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SURFACE WATER FLOW IN LANDSCAPE MODELS: 1. EVERGLADES CASE STUDY. (R824766)
Voinov, A. A., H. C. Fitz, AND R. Costanza. SURFACE WATER FLOW IN LANDSCAPE MODELS: 1. EVERGLADES CASE STUDY. (R824766). REGULATORY TOXICOLOGY AND PHARMACOLOGY. Elsevier Science Ltd, New York, NY, 108(1-3):131-144, (1998).
Many landscape models require extensive computational effort using a large array of grid cells that represent the landscape. The number of spatial cells may be in the thousands and millions, while the ecological component run in each of the cells to account for landscape dynamics is often process based and fairly complex. To compensate for the increased computational complexity of the model there is a tendency to simplify the hydrologic component that fluxes material horizontally across the landscape. Instead of full scale hydrologic models based on stable implicit schemes, computationally simpler explicit algorithms are incorporated and run with quite large time steps. As a result some fairly inadequate behavior may be observed, especially when the temporal and spatial steps are modified without due care. We illustrate these problems with a series of runs performed using the Everglades Landscape Model (Southern Florida, USA), that covers an area of more than 10000 km2. Several algorithms for hydrologic fluxing are compared in terms of their computational complexity and stability. We argue that a compromise can be drawn by supplementing the explicit modeling scheme with a series of additional checks and conditions that provide for model stability, and with some empirical assumptions that allow the model to operate over a sufficiently large range of temporal and spatial scales.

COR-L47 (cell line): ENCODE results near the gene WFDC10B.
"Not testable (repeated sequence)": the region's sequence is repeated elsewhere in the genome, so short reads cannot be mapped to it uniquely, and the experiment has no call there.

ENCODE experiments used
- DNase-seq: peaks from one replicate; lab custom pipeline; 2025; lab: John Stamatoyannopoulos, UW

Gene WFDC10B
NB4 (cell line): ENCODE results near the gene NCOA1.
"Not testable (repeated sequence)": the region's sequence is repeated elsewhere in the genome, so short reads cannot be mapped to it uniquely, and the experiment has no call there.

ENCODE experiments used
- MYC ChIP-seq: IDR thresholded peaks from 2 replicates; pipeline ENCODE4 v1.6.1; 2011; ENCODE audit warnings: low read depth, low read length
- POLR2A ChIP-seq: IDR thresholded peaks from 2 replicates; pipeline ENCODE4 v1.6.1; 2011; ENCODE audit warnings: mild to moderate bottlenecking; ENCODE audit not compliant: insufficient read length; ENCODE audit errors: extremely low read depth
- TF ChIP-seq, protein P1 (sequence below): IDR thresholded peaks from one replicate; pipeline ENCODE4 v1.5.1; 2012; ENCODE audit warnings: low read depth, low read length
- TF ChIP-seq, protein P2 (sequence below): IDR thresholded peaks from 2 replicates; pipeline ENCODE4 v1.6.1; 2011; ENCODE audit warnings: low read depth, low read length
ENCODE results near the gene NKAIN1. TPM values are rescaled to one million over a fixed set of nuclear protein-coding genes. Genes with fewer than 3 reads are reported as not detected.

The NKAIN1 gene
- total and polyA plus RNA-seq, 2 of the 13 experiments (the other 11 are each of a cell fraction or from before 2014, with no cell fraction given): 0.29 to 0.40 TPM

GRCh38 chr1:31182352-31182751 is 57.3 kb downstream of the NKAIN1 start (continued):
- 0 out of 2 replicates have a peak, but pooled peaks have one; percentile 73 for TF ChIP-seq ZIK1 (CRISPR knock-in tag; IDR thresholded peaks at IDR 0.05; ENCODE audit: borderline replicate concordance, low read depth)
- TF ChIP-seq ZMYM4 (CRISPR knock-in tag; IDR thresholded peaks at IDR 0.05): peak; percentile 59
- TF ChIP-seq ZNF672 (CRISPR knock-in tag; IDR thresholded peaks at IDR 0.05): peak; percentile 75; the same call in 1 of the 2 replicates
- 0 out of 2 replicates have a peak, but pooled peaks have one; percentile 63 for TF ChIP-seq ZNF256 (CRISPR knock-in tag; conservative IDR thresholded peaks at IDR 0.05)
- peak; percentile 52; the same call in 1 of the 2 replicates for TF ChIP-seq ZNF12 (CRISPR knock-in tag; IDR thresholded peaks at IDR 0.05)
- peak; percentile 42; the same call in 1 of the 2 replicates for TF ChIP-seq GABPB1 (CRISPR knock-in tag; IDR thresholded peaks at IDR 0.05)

Author Keywords: Landscape spatial modeling; Hydrology; Temporal and spatial resolution; Manning's equation; Overland flow
Index Terms: esophagus achalasia; heart failure; compression; transthoracic echocardiography
Record Details:Record Type: DOCUMENT (JOURNAL/PEER REVIEWED JOURNAL)
Organization:U.S. ENVIRONMENTAL PROTECTION AGENCY
OFFICE OF RESEARCH AND DEVELOPMENT
NATIONAL CENTER FOR ENVIRONMENTAL RESEARCH